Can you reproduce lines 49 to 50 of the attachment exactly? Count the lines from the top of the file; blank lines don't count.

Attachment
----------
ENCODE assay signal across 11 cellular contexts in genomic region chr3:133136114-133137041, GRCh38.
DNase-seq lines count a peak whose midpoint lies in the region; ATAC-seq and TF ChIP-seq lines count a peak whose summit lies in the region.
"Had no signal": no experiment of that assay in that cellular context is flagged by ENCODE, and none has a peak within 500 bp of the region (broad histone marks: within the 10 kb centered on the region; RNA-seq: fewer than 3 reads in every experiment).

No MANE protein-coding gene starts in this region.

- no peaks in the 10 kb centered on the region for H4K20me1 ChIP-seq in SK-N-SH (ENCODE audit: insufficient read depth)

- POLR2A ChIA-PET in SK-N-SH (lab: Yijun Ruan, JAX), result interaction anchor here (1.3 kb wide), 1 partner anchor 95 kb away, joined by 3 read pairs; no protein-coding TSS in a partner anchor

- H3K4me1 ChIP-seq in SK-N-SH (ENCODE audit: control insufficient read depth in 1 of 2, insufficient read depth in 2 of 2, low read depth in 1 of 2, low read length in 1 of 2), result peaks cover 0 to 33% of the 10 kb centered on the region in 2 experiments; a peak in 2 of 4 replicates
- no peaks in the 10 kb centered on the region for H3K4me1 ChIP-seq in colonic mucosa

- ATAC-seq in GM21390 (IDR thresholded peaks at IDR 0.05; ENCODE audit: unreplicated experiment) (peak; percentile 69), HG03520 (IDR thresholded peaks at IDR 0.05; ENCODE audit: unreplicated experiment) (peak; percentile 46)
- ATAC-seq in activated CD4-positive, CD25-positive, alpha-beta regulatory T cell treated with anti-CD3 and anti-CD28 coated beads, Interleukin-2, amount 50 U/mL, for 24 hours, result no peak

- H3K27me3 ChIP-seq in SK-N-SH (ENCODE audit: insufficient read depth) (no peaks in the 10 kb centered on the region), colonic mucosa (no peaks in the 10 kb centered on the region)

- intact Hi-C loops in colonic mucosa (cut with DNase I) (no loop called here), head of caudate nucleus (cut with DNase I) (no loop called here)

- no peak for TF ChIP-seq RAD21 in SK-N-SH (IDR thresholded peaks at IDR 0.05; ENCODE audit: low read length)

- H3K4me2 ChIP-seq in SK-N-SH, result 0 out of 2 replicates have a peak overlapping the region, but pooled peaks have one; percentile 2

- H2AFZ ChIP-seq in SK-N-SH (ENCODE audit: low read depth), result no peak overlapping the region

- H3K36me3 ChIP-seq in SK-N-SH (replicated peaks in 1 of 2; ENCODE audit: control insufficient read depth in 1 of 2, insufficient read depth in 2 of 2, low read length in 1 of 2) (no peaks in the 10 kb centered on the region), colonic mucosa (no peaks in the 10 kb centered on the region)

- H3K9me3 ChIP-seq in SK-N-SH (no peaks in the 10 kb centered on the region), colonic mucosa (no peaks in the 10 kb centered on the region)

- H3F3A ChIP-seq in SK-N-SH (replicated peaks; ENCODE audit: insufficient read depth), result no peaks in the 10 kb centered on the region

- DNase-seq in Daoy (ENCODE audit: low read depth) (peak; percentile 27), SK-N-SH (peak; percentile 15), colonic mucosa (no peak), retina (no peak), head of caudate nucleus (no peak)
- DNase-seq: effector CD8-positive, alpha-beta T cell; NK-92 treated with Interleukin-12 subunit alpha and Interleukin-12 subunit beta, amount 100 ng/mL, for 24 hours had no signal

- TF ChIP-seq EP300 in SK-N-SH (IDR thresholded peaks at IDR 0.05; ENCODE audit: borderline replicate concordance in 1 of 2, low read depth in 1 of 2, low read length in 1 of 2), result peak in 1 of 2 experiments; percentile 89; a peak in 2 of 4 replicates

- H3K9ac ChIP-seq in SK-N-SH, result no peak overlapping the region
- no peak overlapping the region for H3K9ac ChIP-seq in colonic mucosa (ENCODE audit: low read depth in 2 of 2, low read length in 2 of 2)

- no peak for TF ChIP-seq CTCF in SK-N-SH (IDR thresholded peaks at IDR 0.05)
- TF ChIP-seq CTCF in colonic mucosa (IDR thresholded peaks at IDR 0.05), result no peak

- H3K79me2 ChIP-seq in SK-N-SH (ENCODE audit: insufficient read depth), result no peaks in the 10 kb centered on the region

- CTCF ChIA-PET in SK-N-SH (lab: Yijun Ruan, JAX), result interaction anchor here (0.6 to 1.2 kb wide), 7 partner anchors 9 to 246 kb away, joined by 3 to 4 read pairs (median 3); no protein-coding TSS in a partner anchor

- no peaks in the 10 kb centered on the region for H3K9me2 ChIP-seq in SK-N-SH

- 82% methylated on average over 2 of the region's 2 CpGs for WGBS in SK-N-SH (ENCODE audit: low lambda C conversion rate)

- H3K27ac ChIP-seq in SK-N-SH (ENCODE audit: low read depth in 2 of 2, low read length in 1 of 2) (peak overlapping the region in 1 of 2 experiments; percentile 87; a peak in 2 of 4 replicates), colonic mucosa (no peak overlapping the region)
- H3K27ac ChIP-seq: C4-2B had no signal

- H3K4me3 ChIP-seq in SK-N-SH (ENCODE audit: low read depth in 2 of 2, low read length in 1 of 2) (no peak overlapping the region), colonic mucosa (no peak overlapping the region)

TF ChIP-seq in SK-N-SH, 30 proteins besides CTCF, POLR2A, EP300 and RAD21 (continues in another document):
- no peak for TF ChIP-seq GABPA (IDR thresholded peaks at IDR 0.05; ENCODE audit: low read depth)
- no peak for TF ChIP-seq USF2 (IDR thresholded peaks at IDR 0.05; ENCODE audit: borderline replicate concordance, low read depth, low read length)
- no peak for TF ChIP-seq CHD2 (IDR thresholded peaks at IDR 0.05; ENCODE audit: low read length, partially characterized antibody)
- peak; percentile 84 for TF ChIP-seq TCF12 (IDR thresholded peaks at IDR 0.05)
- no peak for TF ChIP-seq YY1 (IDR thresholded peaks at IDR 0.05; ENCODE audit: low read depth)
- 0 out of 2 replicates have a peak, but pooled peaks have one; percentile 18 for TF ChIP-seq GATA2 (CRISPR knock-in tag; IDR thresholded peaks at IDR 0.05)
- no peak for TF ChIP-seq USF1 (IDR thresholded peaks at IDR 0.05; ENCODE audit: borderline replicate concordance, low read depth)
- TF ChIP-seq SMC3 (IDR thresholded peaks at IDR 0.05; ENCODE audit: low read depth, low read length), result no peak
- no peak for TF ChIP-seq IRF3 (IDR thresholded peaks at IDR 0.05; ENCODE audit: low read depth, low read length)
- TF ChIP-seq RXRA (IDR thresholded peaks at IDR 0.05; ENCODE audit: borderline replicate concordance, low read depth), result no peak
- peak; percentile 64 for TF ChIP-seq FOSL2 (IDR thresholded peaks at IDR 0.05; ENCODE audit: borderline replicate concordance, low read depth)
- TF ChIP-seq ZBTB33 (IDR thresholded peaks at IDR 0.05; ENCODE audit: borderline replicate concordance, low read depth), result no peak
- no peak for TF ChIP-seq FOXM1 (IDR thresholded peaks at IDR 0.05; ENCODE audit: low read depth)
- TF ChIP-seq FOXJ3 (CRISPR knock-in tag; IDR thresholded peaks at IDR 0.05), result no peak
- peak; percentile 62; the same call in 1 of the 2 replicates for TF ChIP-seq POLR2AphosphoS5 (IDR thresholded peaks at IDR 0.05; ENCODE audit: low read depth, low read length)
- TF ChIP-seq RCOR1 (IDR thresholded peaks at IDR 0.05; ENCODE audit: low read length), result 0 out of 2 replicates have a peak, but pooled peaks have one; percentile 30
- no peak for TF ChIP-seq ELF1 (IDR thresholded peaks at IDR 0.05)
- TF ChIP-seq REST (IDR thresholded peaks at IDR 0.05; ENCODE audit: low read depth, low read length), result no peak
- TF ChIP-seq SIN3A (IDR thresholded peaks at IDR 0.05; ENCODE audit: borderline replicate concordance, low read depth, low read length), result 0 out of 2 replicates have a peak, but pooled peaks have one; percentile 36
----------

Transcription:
- TF ChIP-seq RCOR1 (IDR thresholded peaks at IDR 0.05; ENCODE audit: low read length), result 0 out of 2 replicates have a peak, but pooled peaks have one; percentile 30
- no peak for TF ChIP-seq ELF1 (IDR thresholded peaks at IDR 0.05)